As all good things must come to an end, baby and my summer at the River ended on Labor Day Weekend.
The original plan was for my husband and I to caravan back to D.C. on Sunday, beating what we imagined would be crazy traffic on Monday. The plan was completely foiled when my husband got sick on Sunday morning. So, Plan B had us up at 5am for a 5:30am departure. Both trucks were packed up, so all we needed to do was throw the baby, dog, two cats, and ourselves in the car.
Baby and dog–no problem. But the cats… to ensure that they’d be around in the morning, we’d put them on a 24-hour fast. We figured a little jingle of kitty kernels in their porcelain dishes and we’d be able to do our own snatch and grab and we’d be headed south. All went according to plan, baby and dog were in the cars and the cats came running at the sound of food. We were good to go–right up until the second cat started clawing, growling, and spitting. Steps from the car she squirmed right through my husband’s hands. He leaped forward to grab her again, landing chest first on the gravel driveway. All I saw was a fluffy black tail disappear into the woods besides the garage.
Have you ever tried looking for a black cat in the woods in the dark? Good luck, sucker.
It took us an hour to chase the cat into the garage, where she immediately hopped up on top of some 8 foot cabinets, curling into a ball right in the unreachable part of the middle. As my husband was standing on two milk crates, trying to pry her from her spot with a broom handle, I finally was able to pull the hammock that she was sitting on toward me enough to where I could grab her, stuff her into a milk crate, and wrap the whole thing in a smock to keep her from escaping before we got her in the car.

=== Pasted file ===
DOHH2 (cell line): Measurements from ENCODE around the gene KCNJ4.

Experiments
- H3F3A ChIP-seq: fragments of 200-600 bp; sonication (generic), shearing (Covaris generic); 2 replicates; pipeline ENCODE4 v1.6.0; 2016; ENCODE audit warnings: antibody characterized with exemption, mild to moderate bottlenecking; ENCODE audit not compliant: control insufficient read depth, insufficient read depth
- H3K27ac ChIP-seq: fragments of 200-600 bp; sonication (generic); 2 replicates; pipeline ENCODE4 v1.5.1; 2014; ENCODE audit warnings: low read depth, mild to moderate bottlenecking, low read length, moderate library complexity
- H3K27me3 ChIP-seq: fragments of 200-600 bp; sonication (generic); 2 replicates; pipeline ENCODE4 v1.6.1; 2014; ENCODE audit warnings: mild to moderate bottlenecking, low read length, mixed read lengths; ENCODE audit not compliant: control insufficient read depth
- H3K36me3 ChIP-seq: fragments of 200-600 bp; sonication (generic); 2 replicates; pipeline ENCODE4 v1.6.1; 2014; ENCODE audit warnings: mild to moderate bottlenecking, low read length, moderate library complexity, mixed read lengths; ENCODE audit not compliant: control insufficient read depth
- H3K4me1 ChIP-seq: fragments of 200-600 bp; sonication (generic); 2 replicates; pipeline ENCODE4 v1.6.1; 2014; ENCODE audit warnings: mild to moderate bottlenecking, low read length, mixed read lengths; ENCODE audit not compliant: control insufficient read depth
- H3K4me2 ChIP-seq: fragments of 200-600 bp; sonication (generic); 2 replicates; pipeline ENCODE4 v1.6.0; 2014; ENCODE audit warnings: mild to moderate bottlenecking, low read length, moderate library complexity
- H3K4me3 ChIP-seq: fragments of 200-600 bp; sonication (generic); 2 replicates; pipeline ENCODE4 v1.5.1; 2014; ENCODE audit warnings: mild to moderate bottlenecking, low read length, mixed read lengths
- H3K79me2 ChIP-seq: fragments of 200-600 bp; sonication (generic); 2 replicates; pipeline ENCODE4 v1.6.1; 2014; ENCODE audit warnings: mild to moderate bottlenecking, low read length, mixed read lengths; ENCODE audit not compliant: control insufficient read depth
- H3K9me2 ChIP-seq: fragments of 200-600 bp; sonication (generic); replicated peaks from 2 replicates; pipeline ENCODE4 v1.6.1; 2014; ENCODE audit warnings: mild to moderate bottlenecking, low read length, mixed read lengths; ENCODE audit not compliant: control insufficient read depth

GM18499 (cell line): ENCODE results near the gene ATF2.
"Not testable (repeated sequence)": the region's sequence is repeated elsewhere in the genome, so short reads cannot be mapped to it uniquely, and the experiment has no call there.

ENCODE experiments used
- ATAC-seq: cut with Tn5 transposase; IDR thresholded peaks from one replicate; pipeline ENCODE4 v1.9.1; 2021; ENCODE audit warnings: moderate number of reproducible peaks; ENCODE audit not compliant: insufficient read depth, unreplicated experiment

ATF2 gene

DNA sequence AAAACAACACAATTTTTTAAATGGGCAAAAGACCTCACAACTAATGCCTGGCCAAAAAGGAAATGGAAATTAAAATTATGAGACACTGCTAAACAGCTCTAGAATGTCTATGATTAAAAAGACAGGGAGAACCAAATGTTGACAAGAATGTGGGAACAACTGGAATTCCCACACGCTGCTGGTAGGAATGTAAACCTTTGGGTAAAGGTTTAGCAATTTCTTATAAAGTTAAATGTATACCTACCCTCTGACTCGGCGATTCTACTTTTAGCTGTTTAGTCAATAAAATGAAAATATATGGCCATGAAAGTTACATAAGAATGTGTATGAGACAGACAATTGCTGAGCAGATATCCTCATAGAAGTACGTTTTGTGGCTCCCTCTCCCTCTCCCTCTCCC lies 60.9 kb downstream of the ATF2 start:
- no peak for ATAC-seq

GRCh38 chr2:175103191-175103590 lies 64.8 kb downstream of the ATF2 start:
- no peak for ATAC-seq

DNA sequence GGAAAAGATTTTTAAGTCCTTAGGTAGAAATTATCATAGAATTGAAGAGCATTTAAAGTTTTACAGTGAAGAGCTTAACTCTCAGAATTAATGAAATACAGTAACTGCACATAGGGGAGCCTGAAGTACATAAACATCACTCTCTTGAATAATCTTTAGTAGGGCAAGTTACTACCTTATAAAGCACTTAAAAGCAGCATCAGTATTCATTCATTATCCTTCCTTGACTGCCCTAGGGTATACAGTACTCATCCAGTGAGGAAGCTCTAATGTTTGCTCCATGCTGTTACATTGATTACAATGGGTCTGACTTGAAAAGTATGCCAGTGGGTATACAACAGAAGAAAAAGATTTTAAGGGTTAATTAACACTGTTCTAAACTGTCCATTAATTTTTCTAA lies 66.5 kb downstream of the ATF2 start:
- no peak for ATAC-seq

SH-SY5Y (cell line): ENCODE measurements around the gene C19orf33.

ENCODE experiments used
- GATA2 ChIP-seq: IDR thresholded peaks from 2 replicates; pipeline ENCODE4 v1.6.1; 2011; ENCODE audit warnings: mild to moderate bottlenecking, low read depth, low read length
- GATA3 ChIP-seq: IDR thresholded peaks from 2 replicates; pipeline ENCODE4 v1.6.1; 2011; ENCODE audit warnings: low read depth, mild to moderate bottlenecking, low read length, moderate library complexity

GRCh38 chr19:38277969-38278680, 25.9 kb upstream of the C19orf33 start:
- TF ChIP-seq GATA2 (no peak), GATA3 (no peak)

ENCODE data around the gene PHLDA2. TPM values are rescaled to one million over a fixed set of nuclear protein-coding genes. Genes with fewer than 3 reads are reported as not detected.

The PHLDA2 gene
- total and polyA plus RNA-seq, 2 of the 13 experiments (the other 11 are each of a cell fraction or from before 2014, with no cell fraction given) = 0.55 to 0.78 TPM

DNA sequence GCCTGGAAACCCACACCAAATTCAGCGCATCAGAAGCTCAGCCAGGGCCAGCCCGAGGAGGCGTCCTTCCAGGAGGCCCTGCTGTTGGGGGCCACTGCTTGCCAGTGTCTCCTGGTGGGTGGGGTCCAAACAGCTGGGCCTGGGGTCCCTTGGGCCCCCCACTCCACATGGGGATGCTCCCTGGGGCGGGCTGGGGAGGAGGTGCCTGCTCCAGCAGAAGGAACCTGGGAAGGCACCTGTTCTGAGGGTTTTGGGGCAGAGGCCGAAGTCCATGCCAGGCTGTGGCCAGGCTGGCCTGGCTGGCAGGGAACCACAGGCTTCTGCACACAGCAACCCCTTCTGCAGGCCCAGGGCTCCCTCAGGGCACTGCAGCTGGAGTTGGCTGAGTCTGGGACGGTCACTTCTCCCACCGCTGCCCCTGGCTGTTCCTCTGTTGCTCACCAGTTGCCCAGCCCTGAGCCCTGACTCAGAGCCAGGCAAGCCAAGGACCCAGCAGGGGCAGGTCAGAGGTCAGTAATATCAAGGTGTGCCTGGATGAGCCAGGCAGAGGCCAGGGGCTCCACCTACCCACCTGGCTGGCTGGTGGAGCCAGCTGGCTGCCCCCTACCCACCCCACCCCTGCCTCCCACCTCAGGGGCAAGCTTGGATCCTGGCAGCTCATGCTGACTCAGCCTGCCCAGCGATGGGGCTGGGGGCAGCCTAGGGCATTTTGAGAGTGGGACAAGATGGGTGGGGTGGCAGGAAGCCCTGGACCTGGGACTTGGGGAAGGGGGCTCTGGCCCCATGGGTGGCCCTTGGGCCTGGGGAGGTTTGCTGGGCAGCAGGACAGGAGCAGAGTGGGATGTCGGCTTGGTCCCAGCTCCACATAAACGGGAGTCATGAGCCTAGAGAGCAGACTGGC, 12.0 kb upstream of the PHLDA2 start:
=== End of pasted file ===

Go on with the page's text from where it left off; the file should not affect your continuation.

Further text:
It was 6:45am. We hadn’t even pulled out of the driveway yet and it felt like a really long day.
I was glad we waited and got the cat (I seriously considered leaving her at the River until Thanksgiving), but I kept thinking about how the romp in the woods totally screwed up our time line. And when traveling long distances with an infant, it’s all about timing. I could just imagine get 15 miles down the road and having baby wake up and want to eat. That thought was so depressing to me because it was a reminder that not only did we have a long way to go, but we were going no where fast.
Fortunately, baby was pretty much the angel that he always is throughout the whole trip. We stopped twice to feed him, which coincided with a run to D&D and a stop for gas, and only lost a little more than an hour. The traffic gods must’ve been smiling on us because we hit no traffic despite the giant stretches of construction.
My husband took the lead for most of the drive, so I got a good, long look at the ass end of our gypsy truck . Despite my husband taking one carload of baby gear back to D.C. with him in early August, both of our vehicles–one Toyota 4-Runner and one Volvo XC90–were packed to the brim. (Yup, the roof rack totally came in handy once again.)
But how did we accumulate all this stuff in the matter of a couple months?
I went north with one overflowing car and now we were coming back with two. It was so bad that when we pulled off for coffee and bagels, my husband got out to walk the dog and there was another guy walking his dog and he says to my husband, “Why don’t you just get a Winnebago?”
While there were some miscellaneous items brought home–a cast-off grill from my parents, a sewing machine, and a rice cooker–the vast majority of stuff was baby stuff. Until I packed it up, I hadn’t realized how much new stuff I had received as gifts from wonderfully generous friends and, as much as I hate to admit it, how much stuff I had bought for baby.
After all the baby showers, I couldn’t imagine that this kid would need anything else for a long time other than stuff like diapers and wipes. Not so. All summer, I found myself buying cute things I saw in sizes 9 months and 12 months under the rationale that he really didn’t have much past 6 months. Even his 6 months wardrobe seemed a little skimpy. Not to mention that it’s really hard to say no when you’re seeing end of summer sales, where the cutest little jammies and onesies are like $3 or $4. I couldn’t help myself.
But now that I managed to fit it all in the car–or cars, to be more exact–I just have to figure out where to put it in my house.